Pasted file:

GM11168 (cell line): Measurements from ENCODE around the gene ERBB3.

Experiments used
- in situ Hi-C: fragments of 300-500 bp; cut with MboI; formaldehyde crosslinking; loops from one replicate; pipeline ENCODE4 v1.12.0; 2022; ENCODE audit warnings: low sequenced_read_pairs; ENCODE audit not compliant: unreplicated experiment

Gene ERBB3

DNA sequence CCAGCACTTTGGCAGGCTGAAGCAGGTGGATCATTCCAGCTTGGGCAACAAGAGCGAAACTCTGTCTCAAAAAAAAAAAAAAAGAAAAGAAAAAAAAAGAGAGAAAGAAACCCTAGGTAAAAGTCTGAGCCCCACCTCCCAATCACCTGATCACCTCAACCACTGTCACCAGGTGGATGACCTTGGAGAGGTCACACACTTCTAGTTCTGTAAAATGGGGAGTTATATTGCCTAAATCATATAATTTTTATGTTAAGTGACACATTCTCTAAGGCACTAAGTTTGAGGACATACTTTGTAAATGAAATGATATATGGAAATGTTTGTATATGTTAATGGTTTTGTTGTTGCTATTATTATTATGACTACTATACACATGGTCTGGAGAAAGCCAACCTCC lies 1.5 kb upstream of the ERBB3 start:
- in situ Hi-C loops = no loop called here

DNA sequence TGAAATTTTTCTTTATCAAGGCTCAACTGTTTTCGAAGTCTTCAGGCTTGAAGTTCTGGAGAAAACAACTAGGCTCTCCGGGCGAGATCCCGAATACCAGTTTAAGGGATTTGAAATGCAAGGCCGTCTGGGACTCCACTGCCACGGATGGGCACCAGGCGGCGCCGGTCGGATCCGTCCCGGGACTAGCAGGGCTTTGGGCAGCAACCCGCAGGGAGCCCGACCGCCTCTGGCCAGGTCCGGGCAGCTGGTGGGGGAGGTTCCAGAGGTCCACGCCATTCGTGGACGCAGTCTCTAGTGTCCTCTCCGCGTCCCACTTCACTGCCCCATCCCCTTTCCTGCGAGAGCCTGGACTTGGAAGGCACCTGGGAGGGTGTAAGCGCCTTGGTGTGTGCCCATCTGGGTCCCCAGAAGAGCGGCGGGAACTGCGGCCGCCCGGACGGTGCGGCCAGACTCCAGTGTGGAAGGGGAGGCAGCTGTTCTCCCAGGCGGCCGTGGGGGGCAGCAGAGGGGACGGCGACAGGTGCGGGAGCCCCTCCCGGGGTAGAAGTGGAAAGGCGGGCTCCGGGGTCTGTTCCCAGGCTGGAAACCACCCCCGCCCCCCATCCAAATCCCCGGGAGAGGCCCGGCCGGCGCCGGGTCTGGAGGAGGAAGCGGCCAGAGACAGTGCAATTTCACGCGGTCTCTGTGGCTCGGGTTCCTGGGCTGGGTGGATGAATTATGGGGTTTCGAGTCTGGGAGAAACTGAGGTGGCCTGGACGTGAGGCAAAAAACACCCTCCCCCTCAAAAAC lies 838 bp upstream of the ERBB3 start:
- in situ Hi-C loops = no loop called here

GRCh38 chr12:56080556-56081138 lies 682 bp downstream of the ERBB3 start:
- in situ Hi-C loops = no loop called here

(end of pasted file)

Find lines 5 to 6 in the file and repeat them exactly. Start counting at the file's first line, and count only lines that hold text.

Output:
DNA sequence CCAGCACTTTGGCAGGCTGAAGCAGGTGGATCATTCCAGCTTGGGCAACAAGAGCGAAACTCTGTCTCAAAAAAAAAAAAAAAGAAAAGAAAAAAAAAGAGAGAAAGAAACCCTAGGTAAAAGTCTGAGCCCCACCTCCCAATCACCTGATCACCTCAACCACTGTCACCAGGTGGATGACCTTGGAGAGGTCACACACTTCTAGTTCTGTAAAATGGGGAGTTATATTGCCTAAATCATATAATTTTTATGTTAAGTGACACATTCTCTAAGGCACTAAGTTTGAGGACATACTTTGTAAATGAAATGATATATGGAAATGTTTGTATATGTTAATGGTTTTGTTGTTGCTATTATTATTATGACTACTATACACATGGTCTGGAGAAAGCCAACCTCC lies 1.5 kb upstream of the ERBB3 start:
- in situ Hi-C loops = no loop called here